Staff Profile

photograph

Ms Anne Cooke

Year Director

School: School of Psychology, Politics and Sociology

Campus: Salomons

Tel: 01227 927096

Profile summary

Anne Cooke is a Principal Lecturer in the Salomons Centre for Applied Psychology and (jointly with Louise Goodbody) Clinical Director of its Doctoral Programme in Clinical Psychology. 

Anne’s first degree was from Edinburgh University in Linguistics and German, and she initially worked in the media. Following her decision to change direction and pursue a career in clinical psychology, she undertook a conversion course and then trained at London's Institute of Psychiatry, qualifying in 1992.  In 1999 she gained BABCP accreditation as a Cognitive Behavioural Psychotherapist.

After qualifying she worked in inner city London for many years, mainly in a community mental health team and an acute mental health ward.  She developed an interest in psychosis and also - in response to her experience of the complexities and limitations of offering mental health services to people in very difficult life situations - in critical approaches to mental health practice and in the service user/survivor movement.  Alongside her clinical work she was manager of a psychology team and a tutor on the  doctoral programme in clinical psychology at University College London.  From 1996 to 2000 she was also Media Officer for the British Psychological Society Division of Clinical Psychology.

She came to Salomons/CCCU in 1999, initially as Academic and Research Tutor, being promoted to Principal Lecturer in 2005. Since then she has been a Director of the Programme. In addition she has worked clinically in local NHS services and within the Department’s own Practice Consultancy service.  She has also been a tutor on the Department’s postgraduate programmes in Cognitive Behaviour Therapy.

Anne has published extensively on critical approaches to mental health and particularly psychosis. She edited the British Psychological Society's influential public information report 'Understanding Psychosis and Schizophrenia', leading a team of 25 leading UK academics together with people who had experienced psychosis.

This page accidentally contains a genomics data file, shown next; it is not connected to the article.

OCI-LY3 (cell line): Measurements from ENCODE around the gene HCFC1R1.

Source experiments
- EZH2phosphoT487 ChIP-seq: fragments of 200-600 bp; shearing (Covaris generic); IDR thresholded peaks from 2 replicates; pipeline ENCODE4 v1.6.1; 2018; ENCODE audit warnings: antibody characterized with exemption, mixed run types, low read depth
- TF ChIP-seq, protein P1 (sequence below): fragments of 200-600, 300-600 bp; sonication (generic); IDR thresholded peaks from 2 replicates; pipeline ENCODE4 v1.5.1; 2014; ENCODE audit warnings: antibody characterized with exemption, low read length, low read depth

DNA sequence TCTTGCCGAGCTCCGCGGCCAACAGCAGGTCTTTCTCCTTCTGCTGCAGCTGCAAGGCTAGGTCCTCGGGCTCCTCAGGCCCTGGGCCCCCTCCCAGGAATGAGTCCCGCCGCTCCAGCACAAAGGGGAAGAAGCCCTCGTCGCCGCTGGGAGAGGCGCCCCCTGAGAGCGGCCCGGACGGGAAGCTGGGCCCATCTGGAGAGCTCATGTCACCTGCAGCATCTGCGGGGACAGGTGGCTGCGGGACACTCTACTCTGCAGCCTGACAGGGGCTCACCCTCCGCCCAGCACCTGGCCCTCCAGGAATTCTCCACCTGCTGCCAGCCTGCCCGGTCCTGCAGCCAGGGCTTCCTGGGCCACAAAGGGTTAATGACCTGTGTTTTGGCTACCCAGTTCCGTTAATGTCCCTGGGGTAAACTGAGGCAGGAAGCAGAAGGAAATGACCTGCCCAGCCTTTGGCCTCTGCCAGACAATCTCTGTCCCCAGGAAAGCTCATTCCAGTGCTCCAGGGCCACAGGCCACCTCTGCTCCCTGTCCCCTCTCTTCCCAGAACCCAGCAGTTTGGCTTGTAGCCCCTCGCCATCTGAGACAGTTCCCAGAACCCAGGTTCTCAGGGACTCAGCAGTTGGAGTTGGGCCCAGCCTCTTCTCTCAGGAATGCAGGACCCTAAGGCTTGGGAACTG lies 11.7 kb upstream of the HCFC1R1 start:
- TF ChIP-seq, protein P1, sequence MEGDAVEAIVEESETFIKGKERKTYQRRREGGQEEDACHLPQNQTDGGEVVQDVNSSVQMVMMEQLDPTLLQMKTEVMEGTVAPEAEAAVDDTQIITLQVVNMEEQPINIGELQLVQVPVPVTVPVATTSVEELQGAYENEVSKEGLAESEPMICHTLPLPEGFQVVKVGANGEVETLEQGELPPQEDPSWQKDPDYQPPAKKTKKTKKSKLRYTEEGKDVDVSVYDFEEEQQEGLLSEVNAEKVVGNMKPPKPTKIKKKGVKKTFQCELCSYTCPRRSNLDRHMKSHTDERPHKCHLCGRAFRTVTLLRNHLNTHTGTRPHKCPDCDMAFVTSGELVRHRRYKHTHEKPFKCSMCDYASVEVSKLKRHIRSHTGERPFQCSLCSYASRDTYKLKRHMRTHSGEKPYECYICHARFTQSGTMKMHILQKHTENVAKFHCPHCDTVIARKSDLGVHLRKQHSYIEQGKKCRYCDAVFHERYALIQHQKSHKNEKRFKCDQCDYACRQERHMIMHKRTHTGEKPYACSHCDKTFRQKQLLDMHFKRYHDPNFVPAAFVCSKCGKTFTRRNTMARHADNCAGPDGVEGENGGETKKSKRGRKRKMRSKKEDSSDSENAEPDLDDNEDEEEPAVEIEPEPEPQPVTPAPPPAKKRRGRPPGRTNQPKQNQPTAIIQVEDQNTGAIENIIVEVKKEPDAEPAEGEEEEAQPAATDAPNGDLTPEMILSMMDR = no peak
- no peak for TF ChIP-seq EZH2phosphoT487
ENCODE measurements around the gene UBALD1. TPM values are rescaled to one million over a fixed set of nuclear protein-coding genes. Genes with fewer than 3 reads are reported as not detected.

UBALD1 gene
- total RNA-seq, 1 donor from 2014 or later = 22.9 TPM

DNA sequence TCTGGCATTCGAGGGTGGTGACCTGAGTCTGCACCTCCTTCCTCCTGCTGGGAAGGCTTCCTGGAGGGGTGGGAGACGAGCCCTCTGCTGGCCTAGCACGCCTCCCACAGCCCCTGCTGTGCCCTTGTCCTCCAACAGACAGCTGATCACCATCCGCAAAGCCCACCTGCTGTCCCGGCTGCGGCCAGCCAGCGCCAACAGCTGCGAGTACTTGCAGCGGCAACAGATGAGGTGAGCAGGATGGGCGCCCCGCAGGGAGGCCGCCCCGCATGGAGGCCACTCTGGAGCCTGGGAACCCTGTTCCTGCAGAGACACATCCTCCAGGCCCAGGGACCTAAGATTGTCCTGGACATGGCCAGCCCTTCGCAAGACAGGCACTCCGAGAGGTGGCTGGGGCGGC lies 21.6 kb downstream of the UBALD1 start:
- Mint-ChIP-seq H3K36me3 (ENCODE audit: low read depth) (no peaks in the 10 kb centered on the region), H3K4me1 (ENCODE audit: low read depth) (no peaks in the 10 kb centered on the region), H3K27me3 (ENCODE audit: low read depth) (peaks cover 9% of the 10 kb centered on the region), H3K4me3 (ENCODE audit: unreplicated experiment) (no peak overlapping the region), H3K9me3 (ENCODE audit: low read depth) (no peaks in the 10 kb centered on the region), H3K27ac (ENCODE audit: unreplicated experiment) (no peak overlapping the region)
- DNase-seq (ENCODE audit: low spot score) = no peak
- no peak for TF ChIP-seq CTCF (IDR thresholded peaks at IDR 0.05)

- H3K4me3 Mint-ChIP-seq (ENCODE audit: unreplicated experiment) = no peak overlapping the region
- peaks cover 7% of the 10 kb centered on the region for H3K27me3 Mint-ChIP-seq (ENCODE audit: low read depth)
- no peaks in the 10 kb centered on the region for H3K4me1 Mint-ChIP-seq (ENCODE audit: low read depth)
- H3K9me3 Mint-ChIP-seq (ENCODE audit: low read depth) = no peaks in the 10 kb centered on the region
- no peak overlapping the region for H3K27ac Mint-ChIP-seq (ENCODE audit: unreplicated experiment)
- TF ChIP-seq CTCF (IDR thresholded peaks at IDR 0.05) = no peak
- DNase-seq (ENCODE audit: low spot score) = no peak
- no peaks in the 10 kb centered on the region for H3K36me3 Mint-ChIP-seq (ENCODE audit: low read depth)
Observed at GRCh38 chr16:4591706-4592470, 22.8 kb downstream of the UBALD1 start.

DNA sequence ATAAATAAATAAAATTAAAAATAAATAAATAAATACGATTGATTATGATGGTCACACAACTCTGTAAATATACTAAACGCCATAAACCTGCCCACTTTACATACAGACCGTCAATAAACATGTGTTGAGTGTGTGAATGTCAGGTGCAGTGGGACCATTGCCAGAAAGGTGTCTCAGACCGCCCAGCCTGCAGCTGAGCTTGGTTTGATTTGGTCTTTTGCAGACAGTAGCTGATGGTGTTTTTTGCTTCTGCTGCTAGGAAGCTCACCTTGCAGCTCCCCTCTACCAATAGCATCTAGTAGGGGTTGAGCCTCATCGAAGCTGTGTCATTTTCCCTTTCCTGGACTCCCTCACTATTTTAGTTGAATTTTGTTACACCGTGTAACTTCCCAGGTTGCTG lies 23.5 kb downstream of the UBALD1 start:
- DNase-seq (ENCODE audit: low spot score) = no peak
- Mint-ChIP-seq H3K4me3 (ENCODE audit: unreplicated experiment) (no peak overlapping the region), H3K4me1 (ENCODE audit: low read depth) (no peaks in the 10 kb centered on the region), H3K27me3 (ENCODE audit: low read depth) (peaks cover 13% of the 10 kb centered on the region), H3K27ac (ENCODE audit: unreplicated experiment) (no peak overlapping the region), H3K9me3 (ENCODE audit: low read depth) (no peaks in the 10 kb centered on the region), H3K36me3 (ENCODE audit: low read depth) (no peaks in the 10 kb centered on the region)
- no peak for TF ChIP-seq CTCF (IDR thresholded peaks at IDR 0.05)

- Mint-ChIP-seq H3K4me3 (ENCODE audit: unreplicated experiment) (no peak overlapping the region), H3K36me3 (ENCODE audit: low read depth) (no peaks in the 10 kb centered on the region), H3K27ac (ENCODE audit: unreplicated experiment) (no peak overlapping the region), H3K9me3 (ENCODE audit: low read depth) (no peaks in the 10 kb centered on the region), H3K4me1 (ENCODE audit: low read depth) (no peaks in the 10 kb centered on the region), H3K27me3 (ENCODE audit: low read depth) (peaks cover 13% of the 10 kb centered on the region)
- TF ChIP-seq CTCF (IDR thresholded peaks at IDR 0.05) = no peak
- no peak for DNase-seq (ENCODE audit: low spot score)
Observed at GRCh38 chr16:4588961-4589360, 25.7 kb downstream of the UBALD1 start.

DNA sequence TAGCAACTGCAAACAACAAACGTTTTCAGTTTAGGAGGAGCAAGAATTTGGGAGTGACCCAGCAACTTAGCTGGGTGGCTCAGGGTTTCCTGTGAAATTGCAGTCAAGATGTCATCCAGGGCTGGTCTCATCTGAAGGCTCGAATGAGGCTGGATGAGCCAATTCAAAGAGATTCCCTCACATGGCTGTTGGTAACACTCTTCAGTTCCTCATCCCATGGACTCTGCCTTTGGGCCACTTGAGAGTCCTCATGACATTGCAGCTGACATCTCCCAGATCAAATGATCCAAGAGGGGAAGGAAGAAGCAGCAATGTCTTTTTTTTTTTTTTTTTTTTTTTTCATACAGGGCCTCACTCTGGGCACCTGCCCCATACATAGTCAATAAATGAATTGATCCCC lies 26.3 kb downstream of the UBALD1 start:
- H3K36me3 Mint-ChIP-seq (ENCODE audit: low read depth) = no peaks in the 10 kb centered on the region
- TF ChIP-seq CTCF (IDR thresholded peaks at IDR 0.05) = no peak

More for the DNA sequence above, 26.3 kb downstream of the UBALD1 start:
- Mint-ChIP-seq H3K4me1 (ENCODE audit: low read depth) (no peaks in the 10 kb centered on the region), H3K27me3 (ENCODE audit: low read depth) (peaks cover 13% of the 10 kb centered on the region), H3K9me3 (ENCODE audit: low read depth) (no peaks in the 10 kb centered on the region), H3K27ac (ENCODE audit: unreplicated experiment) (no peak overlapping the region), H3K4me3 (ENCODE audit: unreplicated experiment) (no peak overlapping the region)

Research and knowledge exchange

Research

The research questions that Anne is interested in include:

•              Epistemological, historical, political and cultural perspectives on clinical psychology and related institutions. 

•              The debate about the role of psychology in our society.  For example, is psychological therapy just ‘the opium of the people’?  Would efforts directed at changing individuals be better directed at changing society?

•              Ethical Issues for the profession.  For example, clinical psychologists often work as part of wider systems that are arguably damaging to clients. Is it best to work for change from within or to leave and work elsewhere?            

•              Service user perspectives on services, including clinical psychology. 

Knowledge Exchange

Anne has been involved in a number of significant knowledge exchange projects in the area of public education about mental health, both on a local and a national level.  She has edited or co-edited  a number of public information reports for the British Psychological Society:

  • Recent Advances in Understanding Mental Illness and Psychotic Experiences (2001).  This report, aimed at the public, journalists, policymakers and service users was widely read and cited. 
  • Psychosis Revisited: A workshop for Mental Health Workers (2007) . Anne was awarded a grant by the UK Department of Health to produce a training course for mental health workers based on the BPSreport.  
  • Understanding Bipolar Disorder: Why some people experience extreme mood states and what can help. (2011)    
  • Understanding Psychosis and Schizophrenia (2014, 2017). This report has been highly influential and widely discussed internationally,